Local Current Blog

The concert at zero degrees: From fDeluxe to Rae Sremmurd, Super Bowl LIVE hits a new low

Jerome Benton of fDeluxe. (All photos by Steven Cohen for MPR)

Normally musicians want to take you higher, but Thursday night on Nicollet Mall in Minneapolis, Jimmy Jam set a different goal. “I just looked at my phone,” he said from the stage around 6:45, “and it’s three degrees! Goin’ to two…let’s see if we can get to zero before the night is over!”

Even the elements themselves dare not defy one of Minnesota’s true music legends, and indeed, when headliners Rae Sremmurd hit the stage shortly after 9:30, Jimmy Jam’s phone — and all of ours — read precisely zero degrees.

The Gopher State gets even colder often enough, and doubtless there have been plenty of subzero campfire singalongs or snowdrift hootenannys, but Thursday night’s Super Bowl LIVE showcase may have set some kind of new record for a major concert held out of doors in Minnesota.

All night long, musicians and technicians fought the very limits of what you can pull off with amplified sound equipment when air is 30 degrees below the freezing point. Onstage heaters cut the chill a bit, from overhead coils to stagetop gas burners to tubes of warmed air directed at laptops and keyboards, but performers’ breath still billowed out of their mouths in clouds that threatened to form icicles.

The five-band lineup started an hour late, because, Jimmy Jam explained, the previous night’s snow melted under the lights and then froze overnight, leaving much of the equipment inoperative. The co-curator and his crew seemed to embrace the challenge, though: Jimmy Jam could be seen standing at stage left throughout the night, beaming in his signature fedora and sunglasses (with added wraparound ear warmers), often recording the show on his phone.

Jimmy Jam and his producing partner Terry Lewis have been in the studio with the opening band, he explained. Jakubi are a band from Melbourne, Australia (!) whose sound blends R&B, funk, and hip-hop with an often laconic reggae-tinged vibe. Singer/rapper Jerome Farah even busted out with a talk box, perhaps the only tube on stage not being used for heating purposes.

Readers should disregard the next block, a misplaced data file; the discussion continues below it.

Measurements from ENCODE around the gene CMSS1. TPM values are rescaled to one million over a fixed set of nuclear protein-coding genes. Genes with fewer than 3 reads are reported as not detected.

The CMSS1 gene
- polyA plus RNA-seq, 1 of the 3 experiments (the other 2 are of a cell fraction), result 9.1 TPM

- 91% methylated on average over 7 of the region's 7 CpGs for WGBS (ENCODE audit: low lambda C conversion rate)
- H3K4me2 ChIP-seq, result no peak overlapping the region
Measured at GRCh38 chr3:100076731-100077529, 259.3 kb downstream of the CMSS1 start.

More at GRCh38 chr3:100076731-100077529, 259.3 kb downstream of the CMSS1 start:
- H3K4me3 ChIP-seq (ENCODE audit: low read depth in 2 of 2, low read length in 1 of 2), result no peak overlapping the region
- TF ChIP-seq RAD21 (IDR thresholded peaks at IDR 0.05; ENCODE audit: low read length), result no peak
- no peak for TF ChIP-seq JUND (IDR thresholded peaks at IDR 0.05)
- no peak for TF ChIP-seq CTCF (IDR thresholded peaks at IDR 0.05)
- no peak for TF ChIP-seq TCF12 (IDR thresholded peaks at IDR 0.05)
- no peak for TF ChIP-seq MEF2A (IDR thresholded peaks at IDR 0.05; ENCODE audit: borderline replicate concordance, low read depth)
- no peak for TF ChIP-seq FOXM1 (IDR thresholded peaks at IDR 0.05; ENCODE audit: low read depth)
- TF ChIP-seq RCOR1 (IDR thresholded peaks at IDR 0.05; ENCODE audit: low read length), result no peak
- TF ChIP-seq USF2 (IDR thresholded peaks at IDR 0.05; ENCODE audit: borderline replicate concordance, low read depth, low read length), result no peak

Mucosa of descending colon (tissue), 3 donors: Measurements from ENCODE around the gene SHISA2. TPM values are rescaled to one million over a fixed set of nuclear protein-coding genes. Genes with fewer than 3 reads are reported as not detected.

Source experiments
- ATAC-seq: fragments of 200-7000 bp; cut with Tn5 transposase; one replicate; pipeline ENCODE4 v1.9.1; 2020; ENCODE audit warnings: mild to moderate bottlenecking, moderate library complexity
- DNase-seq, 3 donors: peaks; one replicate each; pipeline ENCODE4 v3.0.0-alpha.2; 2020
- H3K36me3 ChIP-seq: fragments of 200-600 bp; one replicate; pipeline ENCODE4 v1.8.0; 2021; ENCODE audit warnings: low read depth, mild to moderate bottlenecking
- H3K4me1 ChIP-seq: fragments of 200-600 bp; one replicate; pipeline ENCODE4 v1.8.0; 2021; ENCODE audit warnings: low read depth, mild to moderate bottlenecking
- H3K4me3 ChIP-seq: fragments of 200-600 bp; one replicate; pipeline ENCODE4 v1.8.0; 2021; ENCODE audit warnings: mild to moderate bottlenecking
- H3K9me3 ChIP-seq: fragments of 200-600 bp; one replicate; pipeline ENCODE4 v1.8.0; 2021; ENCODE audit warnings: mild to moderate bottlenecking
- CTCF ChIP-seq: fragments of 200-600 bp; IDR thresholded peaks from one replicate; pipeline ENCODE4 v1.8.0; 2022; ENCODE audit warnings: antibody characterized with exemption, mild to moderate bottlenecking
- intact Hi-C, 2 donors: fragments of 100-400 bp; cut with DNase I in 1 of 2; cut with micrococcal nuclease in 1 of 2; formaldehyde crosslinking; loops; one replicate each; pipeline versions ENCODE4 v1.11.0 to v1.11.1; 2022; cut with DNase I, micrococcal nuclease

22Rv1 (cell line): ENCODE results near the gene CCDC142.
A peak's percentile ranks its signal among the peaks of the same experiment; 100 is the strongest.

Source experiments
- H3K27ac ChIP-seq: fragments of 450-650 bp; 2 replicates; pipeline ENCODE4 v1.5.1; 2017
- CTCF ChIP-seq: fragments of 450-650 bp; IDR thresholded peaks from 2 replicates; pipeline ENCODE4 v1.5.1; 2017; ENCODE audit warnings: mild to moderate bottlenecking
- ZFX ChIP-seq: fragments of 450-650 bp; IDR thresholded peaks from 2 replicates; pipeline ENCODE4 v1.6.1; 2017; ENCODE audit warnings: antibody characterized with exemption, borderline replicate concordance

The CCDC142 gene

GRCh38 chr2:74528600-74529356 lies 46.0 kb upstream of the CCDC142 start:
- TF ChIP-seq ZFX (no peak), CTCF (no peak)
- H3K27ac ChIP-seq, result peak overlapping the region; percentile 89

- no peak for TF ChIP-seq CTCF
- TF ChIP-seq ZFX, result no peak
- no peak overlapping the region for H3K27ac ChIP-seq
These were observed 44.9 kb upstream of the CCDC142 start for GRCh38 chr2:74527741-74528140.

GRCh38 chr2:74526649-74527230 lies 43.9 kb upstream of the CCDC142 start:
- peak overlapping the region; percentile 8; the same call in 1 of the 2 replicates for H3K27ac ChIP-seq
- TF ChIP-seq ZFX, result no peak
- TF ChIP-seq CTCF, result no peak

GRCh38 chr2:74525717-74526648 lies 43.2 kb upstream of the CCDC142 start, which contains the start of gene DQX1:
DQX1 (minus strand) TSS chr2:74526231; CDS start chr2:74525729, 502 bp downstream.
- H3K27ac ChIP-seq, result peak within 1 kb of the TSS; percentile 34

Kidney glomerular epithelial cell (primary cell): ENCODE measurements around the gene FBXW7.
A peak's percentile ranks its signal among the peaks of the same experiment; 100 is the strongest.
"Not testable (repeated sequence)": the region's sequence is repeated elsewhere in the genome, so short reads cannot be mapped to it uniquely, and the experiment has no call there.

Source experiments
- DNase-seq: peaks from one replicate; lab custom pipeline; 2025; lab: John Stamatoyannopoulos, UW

Jakubi would have been the perfect openers for the kind of warm summer night they must be used to, but they were embraced figuratively by the huddled dozens gathering in front of the stage as well as literally by Jimmy Jam, who came out to thank them for soldiering on in extremely “Bold North” conditions.

The heart of Thursday’s lineup were bands linked to the Minneapolis Sound that the Super Bowl LIVE series is celebrating. The purest blast of old-school electro-funk came from fDeluxe, the band formed by Prince as the Family in 1984. Legendary hype man Jerome Benton (that’s him holding the mirror for Morris Day in Purple Rain) wore his customary sharp black suit, and his bandmates complimented him for looking cool. “No,” he admitted, “tonight I’m cold!”

The band were down a member due to the cold. “Eric Leeds picked up his horn to play,” explained leader St. Paul Peterson, “and nothing came out!”

“Nothing came out,” repeated singer Susannah Melvoin, making a flat-palmed gesture to indicate the lack of sound.

Tearing through “High Fashion,” “The Screams of Passion,” and “Mutiny,” fDeluxe wound the clock right back to 1985, when the Minneapolis Sound was hot and fresh. It was a far cry from the (virtual) seaside setting of the “Screams of Passion” video, but that didn’t stop the band — with Melvoin resplendent in a fur coat and updo — from reminding their fans what they came for.

As footage of Prince’s 2007 Super Bowl halftime show played on the upstage screens, the crew scurried to reset the stage for the sprawling New Power Soul. By this point the crowd was noticeably transitioning from the Love-Symbol-wearing Prince devotees to young adults, many sporting University of Minnesota gear, getting ready for the headliners.